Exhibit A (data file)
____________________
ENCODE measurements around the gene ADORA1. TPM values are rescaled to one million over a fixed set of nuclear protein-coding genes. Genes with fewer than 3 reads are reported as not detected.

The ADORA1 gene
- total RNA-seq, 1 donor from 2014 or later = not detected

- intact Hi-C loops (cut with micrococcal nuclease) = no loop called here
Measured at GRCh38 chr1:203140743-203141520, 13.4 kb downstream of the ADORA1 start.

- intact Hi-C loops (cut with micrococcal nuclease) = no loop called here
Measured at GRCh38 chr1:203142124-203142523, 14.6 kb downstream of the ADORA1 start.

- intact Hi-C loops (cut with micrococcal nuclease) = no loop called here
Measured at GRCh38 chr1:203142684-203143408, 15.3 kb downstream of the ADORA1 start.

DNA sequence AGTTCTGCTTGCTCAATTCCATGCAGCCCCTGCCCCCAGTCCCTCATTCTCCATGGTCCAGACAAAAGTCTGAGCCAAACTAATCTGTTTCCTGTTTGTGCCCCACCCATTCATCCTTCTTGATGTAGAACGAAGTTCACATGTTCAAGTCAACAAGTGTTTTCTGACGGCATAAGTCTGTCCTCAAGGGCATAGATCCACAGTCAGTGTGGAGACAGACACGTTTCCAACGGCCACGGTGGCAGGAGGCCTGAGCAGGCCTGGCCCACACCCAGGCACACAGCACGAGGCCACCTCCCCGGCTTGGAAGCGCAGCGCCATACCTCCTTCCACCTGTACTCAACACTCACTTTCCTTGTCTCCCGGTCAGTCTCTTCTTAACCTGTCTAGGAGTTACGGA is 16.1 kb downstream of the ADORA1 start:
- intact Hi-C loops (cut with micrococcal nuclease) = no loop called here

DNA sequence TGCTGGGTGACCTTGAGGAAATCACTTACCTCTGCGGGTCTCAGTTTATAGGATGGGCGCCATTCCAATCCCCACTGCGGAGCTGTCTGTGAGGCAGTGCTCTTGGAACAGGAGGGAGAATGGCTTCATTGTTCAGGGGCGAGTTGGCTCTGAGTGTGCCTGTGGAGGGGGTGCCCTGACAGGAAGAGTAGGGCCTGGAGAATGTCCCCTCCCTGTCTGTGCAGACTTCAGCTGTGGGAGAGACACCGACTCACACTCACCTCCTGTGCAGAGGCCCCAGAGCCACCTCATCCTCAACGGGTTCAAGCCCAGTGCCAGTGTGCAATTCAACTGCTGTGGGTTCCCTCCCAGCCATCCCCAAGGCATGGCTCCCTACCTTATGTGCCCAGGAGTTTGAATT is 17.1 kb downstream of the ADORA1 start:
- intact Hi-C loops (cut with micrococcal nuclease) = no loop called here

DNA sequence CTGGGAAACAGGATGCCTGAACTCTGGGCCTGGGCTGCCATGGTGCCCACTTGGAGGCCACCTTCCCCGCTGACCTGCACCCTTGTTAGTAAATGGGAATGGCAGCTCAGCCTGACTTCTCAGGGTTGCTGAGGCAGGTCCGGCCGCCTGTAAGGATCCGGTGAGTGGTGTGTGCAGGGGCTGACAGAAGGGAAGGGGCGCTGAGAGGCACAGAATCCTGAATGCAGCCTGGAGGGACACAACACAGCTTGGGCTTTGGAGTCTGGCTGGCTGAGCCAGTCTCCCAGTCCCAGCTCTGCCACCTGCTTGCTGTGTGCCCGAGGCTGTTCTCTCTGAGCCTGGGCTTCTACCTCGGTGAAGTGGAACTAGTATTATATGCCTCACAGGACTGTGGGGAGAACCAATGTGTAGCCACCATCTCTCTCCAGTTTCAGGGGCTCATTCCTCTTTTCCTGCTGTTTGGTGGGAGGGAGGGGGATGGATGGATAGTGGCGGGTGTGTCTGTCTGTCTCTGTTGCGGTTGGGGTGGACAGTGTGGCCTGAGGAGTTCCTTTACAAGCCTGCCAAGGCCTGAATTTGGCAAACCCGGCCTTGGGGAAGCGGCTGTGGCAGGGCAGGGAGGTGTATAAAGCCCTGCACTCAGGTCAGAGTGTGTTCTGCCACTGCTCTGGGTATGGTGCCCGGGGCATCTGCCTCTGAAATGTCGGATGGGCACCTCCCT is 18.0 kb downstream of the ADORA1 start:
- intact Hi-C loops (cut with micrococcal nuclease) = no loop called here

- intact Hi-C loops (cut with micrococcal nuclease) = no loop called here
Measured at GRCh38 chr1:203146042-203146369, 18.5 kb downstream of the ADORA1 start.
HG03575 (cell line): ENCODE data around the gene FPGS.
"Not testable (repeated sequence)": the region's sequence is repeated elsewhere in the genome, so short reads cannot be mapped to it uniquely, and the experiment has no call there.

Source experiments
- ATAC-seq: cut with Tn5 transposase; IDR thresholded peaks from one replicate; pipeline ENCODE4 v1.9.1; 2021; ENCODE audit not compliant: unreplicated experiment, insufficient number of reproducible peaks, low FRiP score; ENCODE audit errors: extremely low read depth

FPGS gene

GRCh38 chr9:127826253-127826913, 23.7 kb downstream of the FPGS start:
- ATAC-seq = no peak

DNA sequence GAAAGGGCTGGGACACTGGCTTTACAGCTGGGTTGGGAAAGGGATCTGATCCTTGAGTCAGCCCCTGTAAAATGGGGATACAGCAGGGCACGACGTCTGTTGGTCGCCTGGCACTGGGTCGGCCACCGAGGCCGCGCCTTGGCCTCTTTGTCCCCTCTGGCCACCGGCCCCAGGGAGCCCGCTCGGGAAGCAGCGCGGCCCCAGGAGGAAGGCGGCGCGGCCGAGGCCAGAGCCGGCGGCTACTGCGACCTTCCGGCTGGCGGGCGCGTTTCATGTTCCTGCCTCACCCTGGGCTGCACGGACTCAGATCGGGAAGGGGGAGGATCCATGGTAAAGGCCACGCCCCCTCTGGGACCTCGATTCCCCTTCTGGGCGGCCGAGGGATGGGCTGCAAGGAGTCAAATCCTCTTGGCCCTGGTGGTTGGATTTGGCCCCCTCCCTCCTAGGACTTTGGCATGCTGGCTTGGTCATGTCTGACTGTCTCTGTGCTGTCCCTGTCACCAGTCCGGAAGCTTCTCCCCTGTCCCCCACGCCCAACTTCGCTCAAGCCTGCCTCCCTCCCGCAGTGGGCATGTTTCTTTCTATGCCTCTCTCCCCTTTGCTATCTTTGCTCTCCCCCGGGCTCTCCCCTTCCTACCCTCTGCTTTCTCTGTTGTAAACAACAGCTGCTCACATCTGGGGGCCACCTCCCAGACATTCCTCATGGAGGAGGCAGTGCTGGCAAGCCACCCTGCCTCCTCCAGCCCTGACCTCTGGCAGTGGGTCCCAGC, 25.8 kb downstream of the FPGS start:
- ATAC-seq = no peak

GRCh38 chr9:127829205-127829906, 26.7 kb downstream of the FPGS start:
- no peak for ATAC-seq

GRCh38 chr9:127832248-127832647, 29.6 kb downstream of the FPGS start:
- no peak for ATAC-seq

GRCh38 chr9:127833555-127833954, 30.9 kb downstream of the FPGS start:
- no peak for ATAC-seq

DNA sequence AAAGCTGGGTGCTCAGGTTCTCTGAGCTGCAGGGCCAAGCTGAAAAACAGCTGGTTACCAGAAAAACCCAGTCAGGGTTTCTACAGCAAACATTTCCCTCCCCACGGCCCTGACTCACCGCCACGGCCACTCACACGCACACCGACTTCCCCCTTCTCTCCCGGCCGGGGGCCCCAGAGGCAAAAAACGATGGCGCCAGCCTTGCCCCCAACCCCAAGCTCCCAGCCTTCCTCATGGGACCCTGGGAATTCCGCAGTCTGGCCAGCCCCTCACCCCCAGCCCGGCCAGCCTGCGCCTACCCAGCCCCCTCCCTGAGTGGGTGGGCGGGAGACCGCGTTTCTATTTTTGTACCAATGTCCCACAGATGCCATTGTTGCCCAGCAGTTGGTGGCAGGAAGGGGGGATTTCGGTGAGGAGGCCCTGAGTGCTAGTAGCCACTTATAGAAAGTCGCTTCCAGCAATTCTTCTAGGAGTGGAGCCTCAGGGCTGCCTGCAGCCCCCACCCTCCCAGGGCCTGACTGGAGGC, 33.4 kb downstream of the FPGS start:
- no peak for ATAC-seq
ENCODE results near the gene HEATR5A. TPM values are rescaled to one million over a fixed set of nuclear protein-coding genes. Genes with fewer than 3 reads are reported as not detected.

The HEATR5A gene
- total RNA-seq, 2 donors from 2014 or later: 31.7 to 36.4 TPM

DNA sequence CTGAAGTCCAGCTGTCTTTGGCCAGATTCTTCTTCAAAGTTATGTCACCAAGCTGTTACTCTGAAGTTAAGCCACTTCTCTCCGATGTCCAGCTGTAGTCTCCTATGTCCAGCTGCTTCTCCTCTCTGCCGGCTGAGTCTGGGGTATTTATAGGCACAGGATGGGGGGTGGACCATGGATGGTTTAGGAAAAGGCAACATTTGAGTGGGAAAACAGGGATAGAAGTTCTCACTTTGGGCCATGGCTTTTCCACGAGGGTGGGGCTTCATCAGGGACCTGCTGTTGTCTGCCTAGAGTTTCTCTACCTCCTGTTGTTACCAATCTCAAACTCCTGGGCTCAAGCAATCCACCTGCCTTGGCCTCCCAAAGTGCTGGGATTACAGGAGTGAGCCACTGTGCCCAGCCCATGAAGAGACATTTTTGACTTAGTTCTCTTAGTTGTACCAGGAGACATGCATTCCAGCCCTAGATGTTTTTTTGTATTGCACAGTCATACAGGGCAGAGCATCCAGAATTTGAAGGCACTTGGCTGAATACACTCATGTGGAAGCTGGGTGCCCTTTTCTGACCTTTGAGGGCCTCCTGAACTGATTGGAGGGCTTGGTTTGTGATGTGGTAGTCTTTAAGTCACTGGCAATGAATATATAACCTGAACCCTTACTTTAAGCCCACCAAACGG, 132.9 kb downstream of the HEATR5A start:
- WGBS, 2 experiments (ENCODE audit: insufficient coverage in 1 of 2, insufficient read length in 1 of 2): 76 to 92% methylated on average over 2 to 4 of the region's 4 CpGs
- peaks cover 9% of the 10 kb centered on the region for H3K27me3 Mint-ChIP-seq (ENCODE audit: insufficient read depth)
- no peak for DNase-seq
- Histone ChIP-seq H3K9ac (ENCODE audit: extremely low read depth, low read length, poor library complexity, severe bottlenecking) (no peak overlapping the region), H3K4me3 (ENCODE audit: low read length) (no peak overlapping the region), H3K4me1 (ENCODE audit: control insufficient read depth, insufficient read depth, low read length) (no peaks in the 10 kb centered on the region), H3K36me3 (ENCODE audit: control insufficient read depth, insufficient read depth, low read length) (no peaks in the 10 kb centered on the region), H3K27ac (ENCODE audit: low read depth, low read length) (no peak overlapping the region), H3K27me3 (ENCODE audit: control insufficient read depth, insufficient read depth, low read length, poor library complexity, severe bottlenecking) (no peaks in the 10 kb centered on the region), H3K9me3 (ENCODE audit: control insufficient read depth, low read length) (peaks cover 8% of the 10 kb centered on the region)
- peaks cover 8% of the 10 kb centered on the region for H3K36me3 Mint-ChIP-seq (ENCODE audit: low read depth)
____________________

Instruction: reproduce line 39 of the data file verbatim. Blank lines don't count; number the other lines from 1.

- WGBS, 2 experiments (ENCODE audit: insufficient coverage in 1 of 2, insufficient read length in 1 of 2): 76 to 92% methylated on average over 2 to 4 of the region's 4 CpGs